What is bursitis?
For bursitis means an inflammatory process of the serous bursa of a joint. The serous bags are fabric bags filled with synovial fluid which are found in the tendons and joints of the body. There are over 150 bags in the human body, and when these are healthy they create a practically smooth surface deprives of friction, which guarantees it scrolling painless of the tendons and gods muscles that are in contact with you. Bursitis occurs when these bags become inflamed, causing inflammation and synovitis, making movement painful and difficult. Tendons and muscles, contracting in contact with suffering bags, cause microtrauma that can aggravate the problem.
The causes of bursitis they are varied and diverse. They can be related to repeated movements which generate stress that in the long run inflame the bags, especially if these movements involve the lift of heavy objects. They can be related to pressures continue over time, for example in elbow bursitis which can result from prolonged supports on the elbow itself. You can also have bursitis following a trauma even minor, such as a mild one distortion. Bunions may more rarely be related to inflammatory diseases more serious like the gout, L'rheumatoid arthritis or infections (septic bursitis).
The development of bursitis becomes more frequent with aging. Being overweight generates mechanical overload on the lower limbs making the development of knee bursitis and hip bursitis more common. Some sport or even some occupations make it easier for these problems to arise: jobs that require you to stay on your knees for prolonged periods can lead to the development of prepatellar bursitis (a type of knee bursitis), sports that involve throwing objects with your hands can lead to development of shoulder bursitis.
Types of bursitis
The most common types of bursitis are shoulder, elbow and knee bursitis. However you can also have:
- hip bursitis, also called trochanteric bursitis or trochanteritis. It is often the result of trauma, repeated movement, or osteoarthritis. It is more common in women and older people. Trochanteric bursitis does not cause pain in the groin, as typically occurs in hip diseases, but in a lateral bony prominence in the root of the thigh (trochanter).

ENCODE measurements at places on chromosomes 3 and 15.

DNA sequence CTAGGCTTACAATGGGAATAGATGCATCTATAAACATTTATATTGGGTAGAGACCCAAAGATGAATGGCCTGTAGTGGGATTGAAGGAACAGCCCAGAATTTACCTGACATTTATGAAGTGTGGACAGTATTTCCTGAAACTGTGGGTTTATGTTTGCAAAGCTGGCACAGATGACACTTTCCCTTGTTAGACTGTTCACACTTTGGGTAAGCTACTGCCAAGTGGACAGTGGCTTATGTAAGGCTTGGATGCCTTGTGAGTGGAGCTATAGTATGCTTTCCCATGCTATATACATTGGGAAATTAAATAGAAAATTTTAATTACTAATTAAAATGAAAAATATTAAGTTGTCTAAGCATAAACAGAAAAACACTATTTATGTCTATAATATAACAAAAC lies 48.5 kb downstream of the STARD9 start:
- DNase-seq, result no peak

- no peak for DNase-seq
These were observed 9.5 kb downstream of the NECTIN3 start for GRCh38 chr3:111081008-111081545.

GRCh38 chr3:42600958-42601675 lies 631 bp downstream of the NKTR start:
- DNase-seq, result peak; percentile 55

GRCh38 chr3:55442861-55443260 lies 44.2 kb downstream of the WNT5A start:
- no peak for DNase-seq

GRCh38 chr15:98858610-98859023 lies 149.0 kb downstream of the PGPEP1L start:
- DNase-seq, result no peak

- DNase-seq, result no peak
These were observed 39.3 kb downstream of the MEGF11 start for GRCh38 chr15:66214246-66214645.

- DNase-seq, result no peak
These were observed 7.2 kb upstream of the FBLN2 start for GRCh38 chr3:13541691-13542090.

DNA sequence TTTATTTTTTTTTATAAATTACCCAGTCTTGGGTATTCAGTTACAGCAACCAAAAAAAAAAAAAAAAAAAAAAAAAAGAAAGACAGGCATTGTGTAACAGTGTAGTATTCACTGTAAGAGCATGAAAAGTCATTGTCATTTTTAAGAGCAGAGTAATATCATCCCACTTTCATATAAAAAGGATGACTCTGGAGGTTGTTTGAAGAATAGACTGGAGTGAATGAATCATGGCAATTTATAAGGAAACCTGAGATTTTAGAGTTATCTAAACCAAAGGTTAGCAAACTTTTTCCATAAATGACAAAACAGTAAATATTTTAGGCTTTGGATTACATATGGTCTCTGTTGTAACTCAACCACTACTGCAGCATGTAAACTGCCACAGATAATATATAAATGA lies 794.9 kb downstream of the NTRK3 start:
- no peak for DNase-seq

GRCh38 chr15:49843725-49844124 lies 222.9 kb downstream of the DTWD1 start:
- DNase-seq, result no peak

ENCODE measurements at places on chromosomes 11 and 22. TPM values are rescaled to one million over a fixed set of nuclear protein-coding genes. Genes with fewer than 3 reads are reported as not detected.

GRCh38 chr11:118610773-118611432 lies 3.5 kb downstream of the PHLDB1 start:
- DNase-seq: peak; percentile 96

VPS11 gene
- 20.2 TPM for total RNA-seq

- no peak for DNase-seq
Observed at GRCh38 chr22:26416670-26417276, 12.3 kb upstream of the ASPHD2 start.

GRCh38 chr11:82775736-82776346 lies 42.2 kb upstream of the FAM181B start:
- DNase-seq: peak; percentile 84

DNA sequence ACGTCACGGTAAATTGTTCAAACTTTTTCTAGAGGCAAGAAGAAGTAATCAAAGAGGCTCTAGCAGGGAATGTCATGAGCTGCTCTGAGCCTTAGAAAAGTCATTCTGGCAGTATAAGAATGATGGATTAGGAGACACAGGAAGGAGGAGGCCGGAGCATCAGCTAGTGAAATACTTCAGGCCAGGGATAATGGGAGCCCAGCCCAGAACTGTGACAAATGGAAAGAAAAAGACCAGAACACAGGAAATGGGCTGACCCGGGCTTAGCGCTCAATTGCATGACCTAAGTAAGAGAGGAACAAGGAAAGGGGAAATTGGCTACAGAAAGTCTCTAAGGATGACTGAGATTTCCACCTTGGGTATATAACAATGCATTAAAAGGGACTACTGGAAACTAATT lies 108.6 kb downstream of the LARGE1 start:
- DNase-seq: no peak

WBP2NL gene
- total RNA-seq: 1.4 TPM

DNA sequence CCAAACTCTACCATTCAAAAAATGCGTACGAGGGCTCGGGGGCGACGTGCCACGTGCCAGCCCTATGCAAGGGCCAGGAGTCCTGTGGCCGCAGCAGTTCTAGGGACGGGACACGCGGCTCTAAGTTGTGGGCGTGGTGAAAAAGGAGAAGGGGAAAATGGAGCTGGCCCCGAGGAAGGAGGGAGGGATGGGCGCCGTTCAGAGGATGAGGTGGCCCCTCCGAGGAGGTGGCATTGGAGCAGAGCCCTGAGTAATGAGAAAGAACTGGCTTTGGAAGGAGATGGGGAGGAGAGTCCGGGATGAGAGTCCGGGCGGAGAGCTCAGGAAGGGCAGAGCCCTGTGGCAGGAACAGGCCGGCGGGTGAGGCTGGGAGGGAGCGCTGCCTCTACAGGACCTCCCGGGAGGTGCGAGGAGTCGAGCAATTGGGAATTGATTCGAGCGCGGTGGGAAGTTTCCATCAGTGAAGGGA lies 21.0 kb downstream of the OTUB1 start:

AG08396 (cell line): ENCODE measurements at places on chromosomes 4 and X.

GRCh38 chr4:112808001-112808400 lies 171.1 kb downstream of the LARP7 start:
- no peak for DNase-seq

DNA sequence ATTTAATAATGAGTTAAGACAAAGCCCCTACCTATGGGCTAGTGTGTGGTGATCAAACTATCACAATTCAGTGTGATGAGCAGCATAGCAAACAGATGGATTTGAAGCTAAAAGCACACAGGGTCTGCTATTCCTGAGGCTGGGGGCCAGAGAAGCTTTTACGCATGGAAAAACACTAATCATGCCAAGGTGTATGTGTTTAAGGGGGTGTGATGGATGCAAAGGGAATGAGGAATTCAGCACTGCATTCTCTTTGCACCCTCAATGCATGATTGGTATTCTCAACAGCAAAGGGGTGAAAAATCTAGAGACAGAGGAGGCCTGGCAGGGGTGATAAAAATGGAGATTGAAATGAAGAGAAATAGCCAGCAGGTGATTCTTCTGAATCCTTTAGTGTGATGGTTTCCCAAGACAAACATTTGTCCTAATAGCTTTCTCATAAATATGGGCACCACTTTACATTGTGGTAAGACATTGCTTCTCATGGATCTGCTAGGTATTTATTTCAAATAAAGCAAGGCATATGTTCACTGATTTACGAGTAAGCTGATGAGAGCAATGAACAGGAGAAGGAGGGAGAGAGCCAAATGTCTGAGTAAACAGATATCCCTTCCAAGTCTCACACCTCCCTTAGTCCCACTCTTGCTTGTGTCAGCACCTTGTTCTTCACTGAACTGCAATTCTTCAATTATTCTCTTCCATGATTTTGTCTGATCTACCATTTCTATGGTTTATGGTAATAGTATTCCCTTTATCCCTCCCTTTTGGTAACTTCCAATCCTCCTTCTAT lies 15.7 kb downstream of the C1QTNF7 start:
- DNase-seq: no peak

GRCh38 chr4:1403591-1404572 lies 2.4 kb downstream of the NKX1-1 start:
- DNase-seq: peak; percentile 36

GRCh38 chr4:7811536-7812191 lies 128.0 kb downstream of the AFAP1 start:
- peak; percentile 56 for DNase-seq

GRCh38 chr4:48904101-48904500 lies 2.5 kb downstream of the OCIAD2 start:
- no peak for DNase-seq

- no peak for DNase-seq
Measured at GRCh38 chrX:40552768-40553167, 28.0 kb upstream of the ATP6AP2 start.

- iliopsoas bursitis, inflammation of a bursa in a muscle, the psoas, located deep in the abdomen and which descends through the groin to enter the femur. This type of bursitis causes pain in the groin or hip, and is especially aggravated with extension of the lower limb.
- knee bursitis, also called bursitis of the goose leg or anserine bursitis. It is an inflammation of a bursa placed on the inner face of the tibia, between the bone and three tendons that enter it, forming the goose leg (these are the tendons of the semitendinosus, sartorius and gracilis muscles). It is the most common cause of knee pain in young and athletic subjects. Other forms of knee bursitis are infrotellar bursitis or simply patellar bursitis, which can cause abundant accumulation of fluid commonly referred to as "fluid in the knee" or "water in the knee", linked to repeated knee flexion movements such as climbing stairs. and pre-patellar bursitis, typical of people who spend a lot of time on their knees.
- ankle bursitis. You can have one retrocalcaneal bursitis (also called calcaneal bursitis) or one bursitis of the Achilles tendon (bursitis of the heel). In addition to trauma and overload, these types of bursitis they may depend on incorrect support during walking, in relation to foot problems (cavus / flat foot) or the use of unsuitable footwear, for example because they are too rigid, which can excessively compress the bags against the heel during walking . A foot problem not to be confused with bunion is the hallux valgus, linked to an imperfect alignment of the phalanx of the first toe with respect to the first metatarsal, for which please refer to the specific page.
- shoulder bursitis, linked to inflammation of the serous subacromion-deltoid bursa (subacromial bursitis), mainly due to trauma, falls on the shoulder or upper limb, sudden and repeated movements of throwing objects or lifting heavy objects above the head.
- elbow bursitis (or olecranial bursitis), caused by inflammation of the olecranon bursa. It is generated by trauma or by prolonged compression of the bag when you lean for a long time with the elbow on hard surfaces. This issue is also called "student's elbow". It is to be differentiated from tendon problems such as epicondylitis and epithrocleitis, linked to inflammation of the extensor and flexor tendons that are inserted in the elbow.